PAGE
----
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But that now is hardly an open question. It was really decided against the present contention of the intervening petitioner in the first opinion rendered in this case. Cornell-Andrews Smelting Co. v. Boston & Providence Railroad, 202 Mass. 585 , 597, 598. It was held again when the case once more came before us ( 209 Mass. 298 , 314) that the proper course to be taken was that which was adopted at the last trial. It was there said by Loring, J., after he had shown that the lessor ought to file an intervening petition in this action: "At the trial on the lessee's petition and that intervening petition the entire damage done to the land leased to the Cornell-Andrews Company, including the buildings and the fixed machinery put in them by the lessee, must be determined and set forth in the verdict. Then the amount of this entire damage . . . must be apportioned between the lessor and lessee." The rights of the lessor and the lessee as between themselves depend of course upon their agreements as shown by the lease. That was not a bare lease of the land. It gave to the petitioner rights of way outside the leased premises, which rights apparently were of value, and, it is contended, have been practically destroyed by the taking. It was contemplated that the lessee should erect buildings and install machinery; and it did so. It had a right to remove these trade fixtures, or some of them. This it has not done; but one of its complaints, one of the grounds upon which it claims damages, is the injury to the value of the property which it had a right to remove, an injury which it contends was so great as to be tantamount to a destruction of that value; and it is for the jury to pass upon the validity of this claim and to determine what damages, if any, should be allowed therefor. The case comes within the doctrine of Edmands v. Boston, 108 Mass. 535 , and Providence, Fall River & Newport Steamboat Co. v. Fall River, 187 Mass. 45 . The remarks in Willard v. Boston, 149 Mass. 176 , 178, and Galeano v. Boston, 195 Mass. 64 , 67, that the question is to be determined by the condition of the title as shown at the trial, refer to the condition of the title at the time of the bringing of the petition. It is the condition at that time which fixes the rights of the parties, and the proof of which at the trial enables the court to determine what those rights are. Those remarks do not mean that the question is to be reopened at each new trial, and that the result reached is to be varied according as some particular estate or some one of

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its incidents may have undergone a change since the bringing of the petition or since the former trial, or as some right to remove trade fixtures may or may not have been exercised in the meantime or may have had its value increased or lessened by the effect upon those fixtures of the taking made. Such circumstances may, by throwing a new light upon the old situation, cause a change in the quantum of damages to be allowed, or in the amount of the respective shares to be apportioned to the different parties in interest; but they cannot affect the right which either party has acquired to have the damages assessed and apportioned in the one way or the other, as would have been the case if the assessment and apportionment had actually been made, as theoretically they are made, at the very instant of the taking when the right of the owners of the different estates or interests accrued.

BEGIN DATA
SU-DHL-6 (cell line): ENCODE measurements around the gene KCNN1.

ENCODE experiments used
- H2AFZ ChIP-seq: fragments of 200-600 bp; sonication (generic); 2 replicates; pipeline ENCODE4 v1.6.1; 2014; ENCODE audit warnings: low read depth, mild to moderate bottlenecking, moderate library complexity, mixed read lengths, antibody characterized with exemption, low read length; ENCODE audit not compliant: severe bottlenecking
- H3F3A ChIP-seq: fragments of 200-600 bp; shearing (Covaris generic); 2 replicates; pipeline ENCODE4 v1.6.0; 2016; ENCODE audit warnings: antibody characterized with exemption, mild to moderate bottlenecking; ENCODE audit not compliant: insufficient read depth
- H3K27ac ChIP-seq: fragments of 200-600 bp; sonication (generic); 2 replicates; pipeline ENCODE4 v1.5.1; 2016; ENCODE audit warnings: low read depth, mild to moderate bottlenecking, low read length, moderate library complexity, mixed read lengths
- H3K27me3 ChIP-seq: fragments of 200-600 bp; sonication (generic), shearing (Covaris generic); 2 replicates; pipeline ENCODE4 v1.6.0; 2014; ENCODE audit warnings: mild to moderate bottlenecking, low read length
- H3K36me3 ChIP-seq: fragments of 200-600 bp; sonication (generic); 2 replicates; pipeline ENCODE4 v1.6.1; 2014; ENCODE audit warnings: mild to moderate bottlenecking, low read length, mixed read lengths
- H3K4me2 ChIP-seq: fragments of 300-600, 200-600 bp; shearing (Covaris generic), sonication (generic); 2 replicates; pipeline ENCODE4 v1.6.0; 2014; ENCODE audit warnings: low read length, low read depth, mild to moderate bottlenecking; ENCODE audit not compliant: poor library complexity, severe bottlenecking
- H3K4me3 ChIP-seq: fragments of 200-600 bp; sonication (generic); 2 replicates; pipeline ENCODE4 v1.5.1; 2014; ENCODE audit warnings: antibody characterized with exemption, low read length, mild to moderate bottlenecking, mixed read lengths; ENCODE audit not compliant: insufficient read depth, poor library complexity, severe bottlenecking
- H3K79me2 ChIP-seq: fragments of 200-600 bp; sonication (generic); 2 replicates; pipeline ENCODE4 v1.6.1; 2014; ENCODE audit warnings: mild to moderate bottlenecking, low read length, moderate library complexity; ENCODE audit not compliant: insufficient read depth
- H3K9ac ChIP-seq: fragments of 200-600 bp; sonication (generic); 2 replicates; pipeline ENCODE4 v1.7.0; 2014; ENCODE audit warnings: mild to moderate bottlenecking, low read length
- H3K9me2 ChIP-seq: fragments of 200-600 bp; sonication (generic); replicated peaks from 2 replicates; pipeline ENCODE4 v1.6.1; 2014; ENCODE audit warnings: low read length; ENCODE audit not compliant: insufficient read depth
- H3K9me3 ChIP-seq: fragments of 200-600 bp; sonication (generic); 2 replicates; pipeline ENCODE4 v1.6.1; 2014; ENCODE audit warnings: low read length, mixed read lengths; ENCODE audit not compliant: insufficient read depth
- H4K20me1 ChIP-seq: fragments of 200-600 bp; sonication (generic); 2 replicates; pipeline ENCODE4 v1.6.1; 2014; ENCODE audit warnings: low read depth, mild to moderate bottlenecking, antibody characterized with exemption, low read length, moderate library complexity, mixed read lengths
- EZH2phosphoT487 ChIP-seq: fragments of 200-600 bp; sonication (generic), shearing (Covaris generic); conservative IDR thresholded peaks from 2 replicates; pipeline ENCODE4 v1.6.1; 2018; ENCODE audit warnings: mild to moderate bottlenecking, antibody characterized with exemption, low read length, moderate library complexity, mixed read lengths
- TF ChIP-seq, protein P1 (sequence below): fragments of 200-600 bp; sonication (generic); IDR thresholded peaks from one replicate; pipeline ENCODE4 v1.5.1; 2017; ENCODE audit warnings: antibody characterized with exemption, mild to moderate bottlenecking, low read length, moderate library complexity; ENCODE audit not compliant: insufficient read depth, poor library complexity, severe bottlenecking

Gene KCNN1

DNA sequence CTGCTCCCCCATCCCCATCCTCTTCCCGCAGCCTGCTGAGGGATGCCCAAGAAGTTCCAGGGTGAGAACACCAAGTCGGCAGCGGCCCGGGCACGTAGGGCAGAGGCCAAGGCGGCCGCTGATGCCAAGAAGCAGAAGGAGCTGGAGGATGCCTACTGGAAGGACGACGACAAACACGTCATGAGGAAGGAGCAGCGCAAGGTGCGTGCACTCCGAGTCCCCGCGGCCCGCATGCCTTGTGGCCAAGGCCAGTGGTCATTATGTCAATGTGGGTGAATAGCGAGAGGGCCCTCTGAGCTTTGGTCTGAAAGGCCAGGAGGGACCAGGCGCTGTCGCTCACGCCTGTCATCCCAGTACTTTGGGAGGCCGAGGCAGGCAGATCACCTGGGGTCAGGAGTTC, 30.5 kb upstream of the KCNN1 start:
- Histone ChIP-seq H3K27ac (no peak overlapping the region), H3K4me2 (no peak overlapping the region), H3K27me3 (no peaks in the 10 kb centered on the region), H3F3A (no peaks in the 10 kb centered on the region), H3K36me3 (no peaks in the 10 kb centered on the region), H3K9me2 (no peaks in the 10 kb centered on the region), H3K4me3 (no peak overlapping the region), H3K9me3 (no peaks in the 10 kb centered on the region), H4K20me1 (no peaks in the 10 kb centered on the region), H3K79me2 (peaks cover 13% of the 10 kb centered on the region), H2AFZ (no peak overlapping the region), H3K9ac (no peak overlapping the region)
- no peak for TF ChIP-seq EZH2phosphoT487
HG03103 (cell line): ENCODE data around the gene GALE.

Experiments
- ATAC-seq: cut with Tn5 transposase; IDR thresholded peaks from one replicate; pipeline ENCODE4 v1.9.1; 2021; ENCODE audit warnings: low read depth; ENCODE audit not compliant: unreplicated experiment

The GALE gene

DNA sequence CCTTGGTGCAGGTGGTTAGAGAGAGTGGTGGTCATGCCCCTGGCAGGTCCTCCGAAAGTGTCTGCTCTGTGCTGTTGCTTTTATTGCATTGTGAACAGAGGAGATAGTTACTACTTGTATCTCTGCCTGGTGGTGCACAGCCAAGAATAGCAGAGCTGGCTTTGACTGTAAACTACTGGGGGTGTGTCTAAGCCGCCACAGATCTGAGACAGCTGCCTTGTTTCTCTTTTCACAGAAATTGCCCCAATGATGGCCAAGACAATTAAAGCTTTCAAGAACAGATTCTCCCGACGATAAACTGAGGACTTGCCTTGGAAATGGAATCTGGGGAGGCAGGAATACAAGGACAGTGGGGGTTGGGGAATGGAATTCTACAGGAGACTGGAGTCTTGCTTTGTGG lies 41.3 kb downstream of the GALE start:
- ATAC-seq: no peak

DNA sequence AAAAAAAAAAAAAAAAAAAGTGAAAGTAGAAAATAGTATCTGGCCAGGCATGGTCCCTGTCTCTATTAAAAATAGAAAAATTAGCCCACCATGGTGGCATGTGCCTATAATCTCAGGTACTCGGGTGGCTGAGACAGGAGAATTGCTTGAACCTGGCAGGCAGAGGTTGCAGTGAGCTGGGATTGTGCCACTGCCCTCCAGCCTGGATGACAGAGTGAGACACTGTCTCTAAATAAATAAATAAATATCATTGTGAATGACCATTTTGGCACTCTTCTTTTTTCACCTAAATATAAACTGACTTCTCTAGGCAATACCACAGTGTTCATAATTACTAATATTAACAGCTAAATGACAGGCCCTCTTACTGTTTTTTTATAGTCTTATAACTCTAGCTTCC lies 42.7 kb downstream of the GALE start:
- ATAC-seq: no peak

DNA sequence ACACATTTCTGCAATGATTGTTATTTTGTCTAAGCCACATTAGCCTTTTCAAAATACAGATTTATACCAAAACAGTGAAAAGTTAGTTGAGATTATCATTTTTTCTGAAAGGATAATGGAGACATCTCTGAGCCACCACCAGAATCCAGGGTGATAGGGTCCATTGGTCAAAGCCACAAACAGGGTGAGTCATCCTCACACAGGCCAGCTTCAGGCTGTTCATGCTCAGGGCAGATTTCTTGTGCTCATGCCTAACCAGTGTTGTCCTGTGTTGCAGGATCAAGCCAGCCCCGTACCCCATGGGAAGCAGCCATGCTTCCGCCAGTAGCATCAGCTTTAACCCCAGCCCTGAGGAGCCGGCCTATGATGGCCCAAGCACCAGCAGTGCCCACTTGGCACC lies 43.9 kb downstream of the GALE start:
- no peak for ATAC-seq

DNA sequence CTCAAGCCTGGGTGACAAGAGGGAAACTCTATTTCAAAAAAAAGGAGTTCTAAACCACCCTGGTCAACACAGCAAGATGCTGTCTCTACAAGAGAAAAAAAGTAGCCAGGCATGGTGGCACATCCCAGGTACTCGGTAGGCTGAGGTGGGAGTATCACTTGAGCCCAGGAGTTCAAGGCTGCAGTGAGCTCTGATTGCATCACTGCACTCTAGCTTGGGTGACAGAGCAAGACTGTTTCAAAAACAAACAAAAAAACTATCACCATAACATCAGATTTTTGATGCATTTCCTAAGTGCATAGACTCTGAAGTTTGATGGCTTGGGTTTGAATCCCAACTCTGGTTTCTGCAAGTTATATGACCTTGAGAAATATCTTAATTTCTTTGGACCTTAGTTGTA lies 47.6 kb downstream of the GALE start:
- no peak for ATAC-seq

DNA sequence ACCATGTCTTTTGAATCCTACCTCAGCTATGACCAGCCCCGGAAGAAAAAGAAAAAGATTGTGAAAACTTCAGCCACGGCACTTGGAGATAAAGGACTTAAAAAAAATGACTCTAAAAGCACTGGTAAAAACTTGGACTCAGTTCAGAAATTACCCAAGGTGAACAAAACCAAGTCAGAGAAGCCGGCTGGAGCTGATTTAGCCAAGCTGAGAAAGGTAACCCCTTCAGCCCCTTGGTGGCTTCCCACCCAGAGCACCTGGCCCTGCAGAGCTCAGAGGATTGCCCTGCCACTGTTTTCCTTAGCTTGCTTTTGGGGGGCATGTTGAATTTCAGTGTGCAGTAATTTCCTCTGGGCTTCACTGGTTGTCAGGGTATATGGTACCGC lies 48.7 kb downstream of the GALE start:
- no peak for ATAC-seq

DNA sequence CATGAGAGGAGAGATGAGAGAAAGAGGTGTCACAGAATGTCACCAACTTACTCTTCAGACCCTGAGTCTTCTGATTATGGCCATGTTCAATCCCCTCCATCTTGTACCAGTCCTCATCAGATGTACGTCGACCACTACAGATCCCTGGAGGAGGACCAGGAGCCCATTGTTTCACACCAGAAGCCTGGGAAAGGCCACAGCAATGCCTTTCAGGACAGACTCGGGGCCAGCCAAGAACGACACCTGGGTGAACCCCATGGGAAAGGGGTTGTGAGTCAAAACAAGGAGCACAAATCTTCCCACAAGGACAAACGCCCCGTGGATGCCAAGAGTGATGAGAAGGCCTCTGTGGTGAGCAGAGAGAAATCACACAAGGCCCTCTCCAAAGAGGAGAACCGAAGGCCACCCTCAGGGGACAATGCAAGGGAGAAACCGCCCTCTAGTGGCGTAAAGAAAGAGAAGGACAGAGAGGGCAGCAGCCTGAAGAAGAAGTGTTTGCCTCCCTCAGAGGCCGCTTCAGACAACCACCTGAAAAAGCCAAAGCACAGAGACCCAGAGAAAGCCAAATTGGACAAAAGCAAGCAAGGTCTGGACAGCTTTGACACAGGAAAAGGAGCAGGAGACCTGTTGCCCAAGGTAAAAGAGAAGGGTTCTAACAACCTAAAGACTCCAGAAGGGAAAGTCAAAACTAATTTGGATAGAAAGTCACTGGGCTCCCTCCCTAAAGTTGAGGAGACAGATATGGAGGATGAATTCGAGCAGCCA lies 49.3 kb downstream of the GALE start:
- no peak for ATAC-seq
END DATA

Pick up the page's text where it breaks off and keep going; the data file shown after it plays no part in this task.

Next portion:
12. The intervening petitioner has argued also that the lessee had no right to remove the buildings and fixed machinery from the leased land, that they became when erected and installed the absolute property of the lessor. But this is not open upon his exceptions. The judge expressly ruled at the request of the intervening petitioner, that with respect to the damage to the use and occupation of the land, including the building and fixed machinery, the lessor Watson is entitled to all the damage for the period subsequent to the unexpired term of the lease. That included everything asked for by the intervening petitioner with reference to this part of the case. He did not ask for a ruling that there never had been a right of removal of the buildings and fixed machinery, and did not except to the rulings made upon this question. As there must be a new trial, we add that so far as his present contentions go further than the rulings that were made at his request, we regard the previous decisions made in this case as decisive against him.

13. No error is shown by any of the other exceptions alleged by the intervening petitioner.

As the petitions must be tried again, we have no need to consider the questions raised by the exceptions to the judge's conditional order for a new trial.

Exceptions sustained.


FOOTNOTES

[Note p386] During the trial of this case the judge stated to the jury in substance that it was agreed by the respondent and the intervening petitioner that Thomas W. Hoogs of Boston was "assignee under a written assignment of all the right, title and interest that Clarence L. Watson, lessor," had in the property described in the petition, and "that the said Thomas W. Hoogs is an employee of, and the agent of the New York, New Haven & Hartford Railroad Company, lessee of the respondent, the Boston & Providence Railroad Corporation."